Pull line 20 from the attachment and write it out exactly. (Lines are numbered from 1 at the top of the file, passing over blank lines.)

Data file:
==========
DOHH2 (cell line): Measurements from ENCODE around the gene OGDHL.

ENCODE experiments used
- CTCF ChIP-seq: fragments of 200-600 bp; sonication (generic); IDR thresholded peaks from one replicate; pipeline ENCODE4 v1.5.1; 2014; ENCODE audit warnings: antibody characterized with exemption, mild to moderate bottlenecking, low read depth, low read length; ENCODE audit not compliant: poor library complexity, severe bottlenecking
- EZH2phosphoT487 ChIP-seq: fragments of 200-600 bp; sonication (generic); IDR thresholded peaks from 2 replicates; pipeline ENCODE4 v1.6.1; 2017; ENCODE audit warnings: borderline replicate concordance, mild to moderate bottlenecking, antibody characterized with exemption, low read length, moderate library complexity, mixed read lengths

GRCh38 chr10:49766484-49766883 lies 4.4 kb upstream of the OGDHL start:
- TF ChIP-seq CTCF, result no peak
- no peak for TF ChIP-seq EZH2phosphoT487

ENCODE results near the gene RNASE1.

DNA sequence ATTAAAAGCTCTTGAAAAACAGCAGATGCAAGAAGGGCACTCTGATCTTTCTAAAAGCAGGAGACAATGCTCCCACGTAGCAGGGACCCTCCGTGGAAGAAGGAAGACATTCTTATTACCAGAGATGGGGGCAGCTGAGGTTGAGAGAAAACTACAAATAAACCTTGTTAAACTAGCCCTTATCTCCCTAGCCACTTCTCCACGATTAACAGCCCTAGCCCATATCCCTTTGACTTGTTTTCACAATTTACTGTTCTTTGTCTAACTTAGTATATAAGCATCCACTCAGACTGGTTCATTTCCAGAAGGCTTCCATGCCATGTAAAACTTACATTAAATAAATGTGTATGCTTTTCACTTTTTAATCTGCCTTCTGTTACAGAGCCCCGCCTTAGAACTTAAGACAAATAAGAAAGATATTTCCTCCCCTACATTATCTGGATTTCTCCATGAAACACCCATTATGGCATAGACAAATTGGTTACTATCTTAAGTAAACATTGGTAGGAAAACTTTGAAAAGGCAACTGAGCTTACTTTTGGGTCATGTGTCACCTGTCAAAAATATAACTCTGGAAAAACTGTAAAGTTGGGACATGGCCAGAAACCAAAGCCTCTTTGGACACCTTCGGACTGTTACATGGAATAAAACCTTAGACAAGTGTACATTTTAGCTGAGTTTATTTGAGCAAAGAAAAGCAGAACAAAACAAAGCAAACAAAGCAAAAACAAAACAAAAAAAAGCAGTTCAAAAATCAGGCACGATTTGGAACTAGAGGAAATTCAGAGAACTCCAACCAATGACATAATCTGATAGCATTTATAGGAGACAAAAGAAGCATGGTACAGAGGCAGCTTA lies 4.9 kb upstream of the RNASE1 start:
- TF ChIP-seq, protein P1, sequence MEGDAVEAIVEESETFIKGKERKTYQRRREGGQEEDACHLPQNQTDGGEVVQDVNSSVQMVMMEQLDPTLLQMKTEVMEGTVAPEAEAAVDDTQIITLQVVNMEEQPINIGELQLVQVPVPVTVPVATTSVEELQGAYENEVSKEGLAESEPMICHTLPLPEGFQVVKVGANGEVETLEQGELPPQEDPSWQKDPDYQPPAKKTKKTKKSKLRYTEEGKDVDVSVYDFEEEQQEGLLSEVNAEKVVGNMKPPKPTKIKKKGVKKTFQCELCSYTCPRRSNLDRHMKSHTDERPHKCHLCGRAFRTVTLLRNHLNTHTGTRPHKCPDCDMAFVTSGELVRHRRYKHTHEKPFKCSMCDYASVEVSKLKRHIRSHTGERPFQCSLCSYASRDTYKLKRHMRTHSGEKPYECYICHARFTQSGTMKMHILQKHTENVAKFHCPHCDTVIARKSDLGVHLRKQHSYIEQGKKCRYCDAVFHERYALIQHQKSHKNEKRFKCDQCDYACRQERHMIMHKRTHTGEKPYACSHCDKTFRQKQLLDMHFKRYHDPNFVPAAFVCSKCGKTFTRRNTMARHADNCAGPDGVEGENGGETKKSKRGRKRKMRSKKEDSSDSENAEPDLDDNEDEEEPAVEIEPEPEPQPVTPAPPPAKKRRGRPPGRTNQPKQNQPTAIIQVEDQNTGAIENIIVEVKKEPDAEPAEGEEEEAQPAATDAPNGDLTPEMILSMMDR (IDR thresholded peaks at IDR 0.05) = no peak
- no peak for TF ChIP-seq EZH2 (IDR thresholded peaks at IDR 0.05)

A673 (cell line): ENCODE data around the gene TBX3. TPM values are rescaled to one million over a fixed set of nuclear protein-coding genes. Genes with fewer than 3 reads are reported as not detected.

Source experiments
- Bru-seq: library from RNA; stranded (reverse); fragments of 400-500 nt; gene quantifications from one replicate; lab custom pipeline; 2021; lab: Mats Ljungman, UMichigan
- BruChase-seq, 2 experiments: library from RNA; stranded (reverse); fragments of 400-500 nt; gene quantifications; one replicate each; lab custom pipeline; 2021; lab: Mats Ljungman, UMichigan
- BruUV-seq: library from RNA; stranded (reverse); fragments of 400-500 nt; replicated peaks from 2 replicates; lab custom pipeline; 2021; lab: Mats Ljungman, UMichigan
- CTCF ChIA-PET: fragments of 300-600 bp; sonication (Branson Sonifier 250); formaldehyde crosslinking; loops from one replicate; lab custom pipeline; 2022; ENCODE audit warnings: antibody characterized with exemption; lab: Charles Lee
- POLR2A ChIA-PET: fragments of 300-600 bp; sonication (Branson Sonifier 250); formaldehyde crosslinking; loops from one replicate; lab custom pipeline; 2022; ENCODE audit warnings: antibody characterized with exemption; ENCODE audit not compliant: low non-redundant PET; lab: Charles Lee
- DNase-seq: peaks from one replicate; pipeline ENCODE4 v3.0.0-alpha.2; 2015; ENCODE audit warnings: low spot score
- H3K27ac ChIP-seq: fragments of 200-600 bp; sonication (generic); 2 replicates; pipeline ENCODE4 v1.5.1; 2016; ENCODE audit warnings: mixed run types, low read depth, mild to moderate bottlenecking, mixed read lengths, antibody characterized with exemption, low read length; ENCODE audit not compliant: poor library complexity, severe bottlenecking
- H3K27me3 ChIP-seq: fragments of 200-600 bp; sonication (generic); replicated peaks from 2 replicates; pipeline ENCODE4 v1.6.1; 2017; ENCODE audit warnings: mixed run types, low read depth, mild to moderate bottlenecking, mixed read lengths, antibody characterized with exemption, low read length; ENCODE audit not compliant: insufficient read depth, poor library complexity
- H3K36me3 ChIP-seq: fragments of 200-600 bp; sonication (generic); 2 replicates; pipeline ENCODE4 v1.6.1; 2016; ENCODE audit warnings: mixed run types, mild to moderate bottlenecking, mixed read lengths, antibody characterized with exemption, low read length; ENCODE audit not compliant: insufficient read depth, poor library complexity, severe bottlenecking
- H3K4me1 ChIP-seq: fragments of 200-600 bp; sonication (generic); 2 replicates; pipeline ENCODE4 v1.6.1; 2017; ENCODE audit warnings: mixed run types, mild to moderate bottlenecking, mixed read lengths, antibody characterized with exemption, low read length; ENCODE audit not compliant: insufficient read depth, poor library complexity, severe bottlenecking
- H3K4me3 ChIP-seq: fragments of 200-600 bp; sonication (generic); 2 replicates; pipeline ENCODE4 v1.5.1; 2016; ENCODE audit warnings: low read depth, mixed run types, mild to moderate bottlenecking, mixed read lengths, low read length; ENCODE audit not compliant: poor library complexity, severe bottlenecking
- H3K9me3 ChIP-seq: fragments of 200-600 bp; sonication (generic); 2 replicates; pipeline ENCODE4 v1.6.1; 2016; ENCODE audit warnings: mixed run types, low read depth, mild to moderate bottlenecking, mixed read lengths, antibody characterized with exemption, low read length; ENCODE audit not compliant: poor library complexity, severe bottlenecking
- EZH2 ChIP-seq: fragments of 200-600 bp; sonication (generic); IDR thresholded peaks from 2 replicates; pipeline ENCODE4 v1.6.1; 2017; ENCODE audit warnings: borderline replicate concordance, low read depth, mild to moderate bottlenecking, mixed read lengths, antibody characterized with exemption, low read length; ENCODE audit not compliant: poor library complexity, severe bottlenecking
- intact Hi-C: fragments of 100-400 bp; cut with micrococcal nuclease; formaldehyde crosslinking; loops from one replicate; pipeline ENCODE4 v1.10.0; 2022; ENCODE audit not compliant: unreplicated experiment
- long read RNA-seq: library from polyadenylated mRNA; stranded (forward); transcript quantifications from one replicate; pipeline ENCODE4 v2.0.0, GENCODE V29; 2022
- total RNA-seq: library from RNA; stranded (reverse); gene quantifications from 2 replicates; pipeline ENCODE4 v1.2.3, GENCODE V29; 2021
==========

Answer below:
- H3K27ac ChIP-seq: fragments of 200-600 bp; sonication (generic); 2 replicates; pipeline ENCODE4 v1.5.1; 2016; ENCODE audit warnings: mixed run types, low read depth, mild to moderate bottlenecking, mixed read lengths, antibody characterized with exemption, low read length; ENCODE audit not compliant: poor library complexity, severe bottlenecking